We woke to a crisp, sunny morning, with powdery snow which soon vanished – softening the harshness of the nearby mountains. Or so we wished. It was sunny alright but lights had been out for the past eight hours and it was sweltering hot. Occasionally, my brother and I would throw an angry glance at the open windows as if to reprimand them for not doing their jobs right. My grandmother was the most unperturbed of us all and she lay sleeping – interrupted only by her own snores, wherein she’d rub her nose, change sides and go back to sleep again.
I lazily looked around. We were like pigs basking in the puddle of our own sweat. Normally, I would curse my woeful imagination but there really was no running away from the truth. In fact, if we ran, we’d slip, my mind continued, as if to test my patience.
Lights in Karachi had the knack of going out at the exact moment you set out to do something important. In 7th grade, it had gone out just as I was about to accept a friend request from a high school crush. Yesterday, it disappeared the moment I had written an online note to my brother asking him to order Chinese food.
And today it had darkened our doorstops just as I was ironing my shirt. I had gone to an interview with one sleeve of my shirt ironed flat, the other as if a handful of birds had wanted to build a nest on it. Thank God, I hadn’t started to straighten my hair yet.
This was us, the people of Karachi – always thankful for the crises that we just narrowly escape. People who would buy a UPS, a generator to back up that UPS, a generator for the first floor and another for the second and keep buying them until they were sure they won’t be left in the dark when KESC went missing in action, but they just wouldn’t go through the trouble of picking up their phones to register a complain.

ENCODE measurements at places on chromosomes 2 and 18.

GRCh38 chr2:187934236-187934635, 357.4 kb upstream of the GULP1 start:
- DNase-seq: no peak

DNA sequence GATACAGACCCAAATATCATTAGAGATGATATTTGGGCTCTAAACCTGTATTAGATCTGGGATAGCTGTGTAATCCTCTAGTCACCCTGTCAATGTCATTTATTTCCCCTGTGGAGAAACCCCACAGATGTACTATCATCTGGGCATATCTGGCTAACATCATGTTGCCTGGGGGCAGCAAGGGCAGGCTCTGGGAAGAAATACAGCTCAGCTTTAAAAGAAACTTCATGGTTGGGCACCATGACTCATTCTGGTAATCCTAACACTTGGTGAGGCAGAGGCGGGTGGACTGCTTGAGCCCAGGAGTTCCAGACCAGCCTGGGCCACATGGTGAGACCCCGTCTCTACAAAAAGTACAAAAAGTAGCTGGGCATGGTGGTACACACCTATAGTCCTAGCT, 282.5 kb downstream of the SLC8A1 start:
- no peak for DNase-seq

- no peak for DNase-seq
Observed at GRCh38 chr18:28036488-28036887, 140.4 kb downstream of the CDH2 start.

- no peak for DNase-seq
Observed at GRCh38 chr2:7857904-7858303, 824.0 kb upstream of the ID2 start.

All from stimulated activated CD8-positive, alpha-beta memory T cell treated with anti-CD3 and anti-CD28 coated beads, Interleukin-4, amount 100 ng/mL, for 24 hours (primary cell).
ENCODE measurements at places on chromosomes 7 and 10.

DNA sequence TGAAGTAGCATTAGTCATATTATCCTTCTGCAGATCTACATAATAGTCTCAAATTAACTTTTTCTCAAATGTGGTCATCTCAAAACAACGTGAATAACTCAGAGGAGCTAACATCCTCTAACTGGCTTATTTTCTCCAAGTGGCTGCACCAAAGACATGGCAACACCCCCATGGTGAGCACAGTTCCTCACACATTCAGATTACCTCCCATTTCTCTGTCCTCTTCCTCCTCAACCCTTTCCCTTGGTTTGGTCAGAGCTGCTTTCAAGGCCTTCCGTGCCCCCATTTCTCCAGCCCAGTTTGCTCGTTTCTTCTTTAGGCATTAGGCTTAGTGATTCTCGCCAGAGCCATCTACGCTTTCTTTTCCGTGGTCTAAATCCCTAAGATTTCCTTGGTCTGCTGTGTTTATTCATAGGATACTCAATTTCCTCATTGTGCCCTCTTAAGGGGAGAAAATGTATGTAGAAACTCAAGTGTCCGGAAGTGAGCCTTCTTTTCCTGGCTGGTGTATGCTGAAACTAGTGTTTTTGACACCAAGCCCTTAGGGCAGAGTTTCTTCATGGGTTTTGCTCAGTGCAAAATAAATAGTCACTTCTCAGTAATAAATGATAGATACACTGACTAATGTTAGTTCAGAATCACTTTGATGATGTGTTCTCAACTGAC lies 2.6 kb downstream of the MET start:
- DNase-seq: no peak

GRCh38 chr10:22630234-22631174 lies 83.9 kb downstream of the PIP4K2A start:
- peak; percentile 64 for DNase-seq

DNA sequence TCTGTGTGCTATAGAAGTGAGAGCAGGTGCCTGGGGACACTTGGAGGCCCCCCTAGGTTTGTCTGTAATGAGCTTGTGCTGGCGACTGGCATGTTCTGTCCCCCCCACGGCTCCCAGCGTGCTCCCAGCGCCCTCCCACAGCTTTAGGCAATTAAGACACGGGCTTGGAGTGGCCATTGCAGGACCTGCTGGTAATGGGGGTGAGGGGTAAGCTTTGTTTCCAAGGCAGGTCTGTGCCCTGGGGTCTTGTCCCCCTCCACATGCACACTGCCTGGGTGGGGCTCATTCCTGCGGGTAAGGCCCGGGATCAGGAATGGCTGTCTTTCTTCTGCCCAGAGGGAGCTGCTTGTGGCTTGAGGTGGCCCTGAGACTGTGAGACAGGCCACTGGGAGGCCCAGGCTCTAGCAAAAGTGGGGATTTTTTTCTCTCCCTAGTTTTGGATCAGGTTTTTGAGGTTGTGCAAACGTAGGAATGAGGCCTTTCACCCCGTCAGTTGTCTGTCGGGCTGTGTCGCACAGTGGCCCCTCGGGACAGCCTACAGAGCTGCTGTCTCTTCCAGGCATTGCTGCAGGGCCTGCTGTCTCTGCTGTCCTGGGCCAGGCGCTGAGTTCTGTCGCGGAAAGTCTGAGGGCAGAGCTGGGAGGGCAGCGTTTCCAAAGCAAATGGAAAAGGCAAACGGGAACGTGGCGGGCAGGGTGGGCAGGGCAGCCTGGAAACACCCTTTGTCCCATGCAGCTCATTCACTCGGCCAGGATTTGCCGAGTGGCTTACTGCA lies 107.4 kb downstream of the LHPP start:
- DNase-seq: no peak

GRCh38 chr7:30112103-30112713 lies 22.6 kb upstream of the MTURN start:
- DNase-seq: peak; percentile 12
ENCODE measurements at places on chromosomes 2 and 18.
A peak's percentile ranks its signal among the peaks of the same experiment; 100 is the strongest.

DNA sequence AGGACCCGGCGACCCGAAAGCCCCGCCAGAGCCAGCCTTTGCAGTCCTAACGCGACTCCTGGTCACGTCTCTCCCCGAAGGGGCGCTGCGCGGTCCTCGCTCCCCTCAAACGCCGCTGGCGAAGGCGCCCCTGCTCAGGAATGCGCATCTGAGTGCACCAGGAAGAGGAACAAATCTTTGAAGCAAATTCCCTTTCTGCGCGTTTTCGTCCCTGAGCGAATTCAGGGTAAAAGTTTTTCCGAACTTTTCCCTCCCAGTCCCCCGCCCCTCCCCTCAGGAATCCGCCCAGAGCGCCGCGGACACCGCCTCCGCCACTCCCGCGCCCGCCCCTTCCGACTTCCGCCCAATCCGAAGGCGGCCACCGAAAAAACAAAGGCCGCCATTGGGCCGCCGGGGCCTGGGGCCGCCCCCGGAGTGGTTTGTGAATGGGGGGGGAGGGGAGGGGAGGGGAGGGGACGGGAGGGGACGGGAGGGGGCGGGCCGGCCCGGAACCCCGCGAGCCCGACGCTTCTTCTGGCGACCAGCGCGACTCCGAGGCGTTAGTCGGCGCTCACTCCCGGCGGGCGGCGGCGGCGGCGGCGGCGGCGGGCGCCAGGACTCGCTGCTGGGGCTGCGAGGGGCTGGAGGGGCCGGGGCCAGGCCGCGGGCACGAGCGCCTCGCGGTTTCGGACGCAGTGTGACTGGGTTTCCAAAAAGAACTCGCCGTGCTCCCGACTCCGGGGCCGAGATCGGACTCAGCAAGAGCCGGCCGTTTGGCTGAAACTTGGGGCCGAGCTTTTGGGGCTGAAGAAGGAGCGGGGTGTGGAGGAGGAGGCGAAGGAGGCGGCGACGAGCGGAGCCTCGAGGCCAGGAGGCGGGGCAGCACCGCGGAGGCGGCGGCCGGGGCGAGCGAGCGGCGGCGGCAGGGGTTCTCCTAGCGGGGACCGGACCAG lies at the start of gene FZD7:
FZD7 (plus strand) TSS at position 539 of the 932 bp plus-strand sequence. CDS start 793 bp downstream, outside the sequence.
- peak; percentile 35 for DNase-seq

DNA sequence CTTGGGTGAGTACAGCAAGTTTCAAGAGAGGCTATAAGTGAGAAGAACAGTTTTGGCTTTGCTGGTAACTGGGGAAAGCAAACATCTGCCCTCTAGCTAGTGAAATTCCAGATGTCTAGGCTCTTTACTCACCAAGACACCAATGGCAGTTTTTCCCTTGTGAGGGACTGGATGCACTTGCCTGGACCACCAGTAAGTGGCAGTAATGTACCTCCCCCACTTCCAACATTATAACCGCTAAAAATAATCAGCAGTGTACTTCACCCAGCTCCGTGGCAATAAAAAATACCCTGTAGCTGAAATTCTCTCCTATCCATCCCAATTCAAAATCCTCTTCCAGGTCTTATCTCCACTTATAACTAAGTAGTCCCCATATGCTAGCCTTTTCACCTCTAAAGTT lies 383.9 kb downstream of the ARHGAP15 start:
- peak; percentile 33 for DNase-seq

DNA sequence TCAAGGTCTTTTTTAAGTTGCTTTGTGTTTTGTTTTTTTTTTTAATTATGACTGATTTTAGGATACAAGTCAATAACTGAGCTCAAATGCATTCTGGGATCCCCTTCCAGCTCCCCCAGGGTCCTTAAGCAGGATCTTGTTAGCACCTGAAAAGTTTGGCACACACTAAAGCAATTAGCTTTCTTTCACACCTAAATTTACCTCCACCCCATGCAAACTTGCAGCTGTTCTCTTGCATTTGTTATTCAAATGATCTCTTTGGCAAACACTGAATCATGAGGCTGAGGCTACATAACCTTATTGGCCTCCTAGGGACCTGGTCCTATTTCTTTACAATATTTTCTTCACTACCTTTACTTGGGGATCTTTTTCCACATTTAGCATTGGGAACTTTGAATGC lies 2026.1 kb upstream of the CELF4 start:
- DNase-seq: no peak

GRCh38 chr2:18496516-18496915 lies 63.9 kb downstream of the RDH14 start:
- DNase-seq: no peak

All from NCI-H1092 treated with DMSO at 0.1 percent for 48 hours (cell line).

My brother always said that was because KESC kept changing its complaint number but I disagreed.
People in our city had a really weird notion of what was protest-worthy. They would protest in the streets against killing in XYZ country, against films made by ignorant fools but God forbid, if somebody said anything that actually went wrong in their daily lives. It wouldn’t be wrong to say that the people had more issues than the city itself and for a city with as messed up a security situation as Karachi, that was saying something.
Besides, who could blame the people? Surely, it’s because of the heatstroke they’re having, I thought as I reached out for the only book lying on the nearest shelf while shooing away a fly. It’s funny how difficult times can make people seek company in the unlikeliest of places but I hoped to God, it wasn’t Fifty Shade of Grey that I picked up because even for a difficult time, it’s way too much of an unlikely company. It actually turned out to be a book of quotes my friend had given me for my 20th birthday, who I hadn’t seen since.
And this is just something else about the city, that you had to get used to once it let you in. People here would tell you, you look great when they need something only to disappear for years until they need something again. They would congratulate you on your successes with the most plastic smile available to mankind and then would ask you to watch out as if to rain on your parade. Never on time, always on the lookout for the next big thing, this was Karachi, the city of doodhpatti since well, electricity has become a rare commodity.